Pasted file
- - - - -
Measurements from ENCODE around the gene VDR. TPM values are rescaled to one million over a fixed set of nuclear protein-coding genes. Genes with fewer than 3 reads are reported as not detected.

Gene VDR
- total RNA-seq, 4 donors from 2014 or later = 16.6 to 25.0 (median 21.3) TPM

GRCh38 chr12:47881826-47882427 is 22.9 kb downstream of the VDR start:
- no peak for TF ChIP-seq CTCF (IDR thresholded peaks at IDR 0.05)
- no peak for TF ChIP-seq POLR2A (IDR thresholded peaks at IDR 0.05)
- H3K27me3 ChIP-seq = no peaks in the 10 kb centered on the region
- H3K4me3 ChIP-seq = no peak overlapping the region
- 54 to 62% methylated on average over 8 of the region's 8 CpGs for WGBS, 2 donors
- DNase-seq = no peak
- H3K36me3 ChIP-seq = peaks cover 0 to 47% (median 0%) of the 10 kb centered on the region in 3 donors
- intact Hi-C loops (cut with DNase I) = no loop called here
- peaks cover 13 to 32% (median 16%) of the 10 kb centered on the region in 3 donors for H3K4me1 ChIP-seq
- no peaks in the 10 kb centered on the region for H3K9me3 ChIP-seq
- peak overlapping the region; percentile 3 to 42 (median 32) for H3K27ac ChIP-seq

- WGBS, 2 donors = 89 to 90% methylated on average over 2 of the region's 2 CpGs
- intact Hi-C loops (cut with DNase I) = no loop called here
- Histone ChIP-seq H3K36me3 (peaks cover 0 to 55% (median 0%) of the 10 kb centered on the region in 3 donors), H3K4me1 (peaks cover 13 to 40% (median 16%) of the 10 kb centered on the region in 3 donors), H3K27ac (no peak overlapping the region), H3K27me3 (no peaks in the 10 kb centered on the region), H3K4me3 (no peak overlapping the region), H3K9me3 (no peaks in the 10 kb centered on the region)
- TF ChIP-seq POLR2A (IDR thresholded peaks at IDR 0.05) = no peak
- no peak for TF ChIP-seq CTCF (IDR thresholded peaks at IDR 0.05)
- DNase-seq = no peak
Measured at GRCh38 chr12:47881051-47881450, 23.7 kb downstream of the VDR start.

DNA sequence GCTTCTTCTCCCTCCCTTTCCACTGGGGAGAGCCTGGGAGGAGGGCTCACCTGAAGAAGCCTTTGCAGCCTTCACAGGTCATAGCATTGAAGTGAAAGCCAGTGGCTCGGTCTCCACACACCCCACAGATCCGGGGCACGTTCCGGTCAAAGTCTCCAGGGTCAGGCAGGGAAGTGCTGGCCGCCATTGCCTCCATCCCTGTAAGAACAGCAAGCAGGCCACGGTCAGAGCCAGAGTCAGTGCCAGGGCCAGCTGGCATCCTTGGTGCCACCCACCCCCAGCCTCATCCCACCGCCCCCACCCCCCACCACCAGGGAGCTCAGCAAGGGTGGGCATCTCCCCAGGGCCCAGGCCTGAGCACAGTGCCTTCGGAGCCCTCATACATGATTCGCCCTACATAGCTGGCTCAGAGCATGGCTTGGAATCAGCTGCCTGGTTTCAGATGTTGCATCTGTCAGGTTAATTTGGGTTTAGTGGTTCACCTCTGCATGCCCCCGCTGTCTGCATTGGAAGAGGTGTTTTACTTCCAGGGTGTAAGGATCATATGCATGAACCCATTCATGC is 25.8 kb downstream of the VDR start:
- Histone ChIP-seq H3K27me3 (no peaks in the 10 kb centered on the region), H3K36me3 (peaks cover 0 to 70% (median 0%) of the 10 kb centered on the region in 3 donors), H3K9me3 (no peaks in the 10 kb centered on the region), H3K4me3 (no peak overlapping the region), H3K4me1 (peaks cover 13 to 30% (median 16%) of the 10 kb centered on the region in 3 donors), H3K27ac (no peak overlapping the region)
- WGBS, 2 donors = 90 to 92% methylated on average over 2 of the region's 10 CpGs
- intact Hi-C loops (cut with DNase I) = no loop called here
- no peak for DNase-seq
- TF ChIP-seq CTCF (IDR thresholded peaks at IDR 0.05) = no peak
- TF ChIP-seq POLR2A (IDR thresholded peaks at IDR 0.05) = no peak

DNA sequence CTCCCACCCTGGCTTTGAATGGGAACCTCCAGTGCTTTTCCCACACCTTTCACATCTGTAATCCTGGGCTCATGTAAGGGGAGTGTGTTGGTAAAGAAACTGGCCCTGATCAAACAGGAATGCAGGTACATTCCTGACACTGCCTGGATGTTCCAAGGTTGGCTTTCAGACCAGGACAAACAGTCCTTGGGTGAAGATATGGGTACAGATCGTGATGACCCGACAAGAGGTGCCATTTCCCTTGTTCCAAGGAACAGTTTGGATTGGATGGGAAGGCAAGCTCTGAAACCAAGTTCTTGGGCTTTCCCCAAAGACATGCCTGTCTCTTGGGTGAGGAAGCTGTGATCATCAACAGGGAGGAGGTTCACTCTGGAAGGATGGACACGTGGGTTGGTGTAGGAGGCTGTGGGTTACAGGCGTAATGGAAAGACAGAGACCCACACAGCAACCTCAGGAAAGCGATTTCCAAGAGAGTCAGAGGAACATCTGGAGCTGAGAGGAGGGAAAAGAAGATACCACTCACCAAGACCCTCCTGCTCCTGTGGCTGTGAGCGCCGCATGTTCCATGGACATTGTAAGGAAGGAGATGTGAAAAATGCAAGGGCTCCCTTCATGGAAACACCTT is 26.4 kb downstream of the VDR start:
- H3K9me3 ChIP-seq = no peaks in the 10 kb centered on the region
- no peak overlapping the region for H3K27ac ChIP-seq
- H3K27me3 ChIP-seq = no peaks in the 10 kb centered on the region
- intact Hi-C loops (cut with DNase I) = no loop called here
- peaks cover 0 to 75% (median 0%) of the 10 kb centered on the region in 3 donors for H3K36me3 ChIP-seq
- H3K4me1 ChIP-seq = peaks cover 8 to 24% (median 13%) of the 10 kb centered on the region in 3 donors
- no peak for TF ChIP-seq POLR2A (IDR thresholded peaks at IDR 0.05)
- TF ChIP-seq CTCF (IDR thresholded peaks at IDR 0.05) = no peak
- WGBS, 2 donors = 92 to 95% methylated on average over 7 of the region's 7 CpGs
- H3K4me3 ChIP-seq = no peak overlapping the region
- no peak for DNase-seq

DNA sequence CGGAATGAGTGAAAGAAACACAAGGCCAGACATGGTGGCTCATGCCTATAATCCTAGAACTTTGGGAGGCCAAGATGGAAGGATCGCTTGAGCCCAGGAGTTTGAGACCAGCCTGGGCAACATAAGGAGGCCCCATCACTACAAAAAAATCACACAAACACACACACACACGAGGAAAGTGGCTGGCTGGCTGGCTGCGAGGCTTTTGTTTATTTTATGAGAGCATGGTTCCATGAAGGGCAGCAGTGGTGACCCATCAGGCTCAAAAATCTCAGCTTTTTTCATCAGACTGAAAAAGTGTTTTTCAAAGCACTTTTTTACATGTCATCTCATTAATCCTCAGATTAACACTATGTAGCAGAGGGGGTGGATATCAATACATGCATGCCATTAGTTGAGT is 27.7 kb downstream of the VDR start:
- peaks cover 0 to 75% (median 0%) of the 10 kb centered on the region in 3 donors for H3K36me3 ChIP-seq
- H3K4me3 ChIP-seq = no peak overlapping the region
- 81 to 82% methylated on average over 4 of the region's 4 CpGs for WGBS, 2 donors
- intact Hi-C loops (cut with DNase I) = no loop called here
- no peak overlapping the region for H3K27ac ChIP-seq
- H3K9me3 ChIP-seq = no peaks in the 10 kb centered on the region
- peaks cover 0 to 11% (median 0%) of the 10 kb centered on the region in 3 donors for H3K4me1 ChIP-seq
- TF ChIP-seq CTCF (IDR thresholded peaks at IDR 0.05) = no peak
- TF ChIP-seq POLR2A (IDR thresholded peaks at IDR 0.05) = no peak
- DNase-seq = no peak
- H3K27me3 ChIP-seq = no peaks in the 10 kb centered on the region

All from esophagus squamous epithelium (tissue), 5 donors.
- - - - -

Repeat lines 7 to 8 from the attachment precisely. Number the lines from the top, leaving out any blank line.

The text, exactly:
- H3K27me3 ChIP-seq = no peaks in the 10 kb centered on the region
- H3K4me3 ChIP-seq = no peak overlapping the region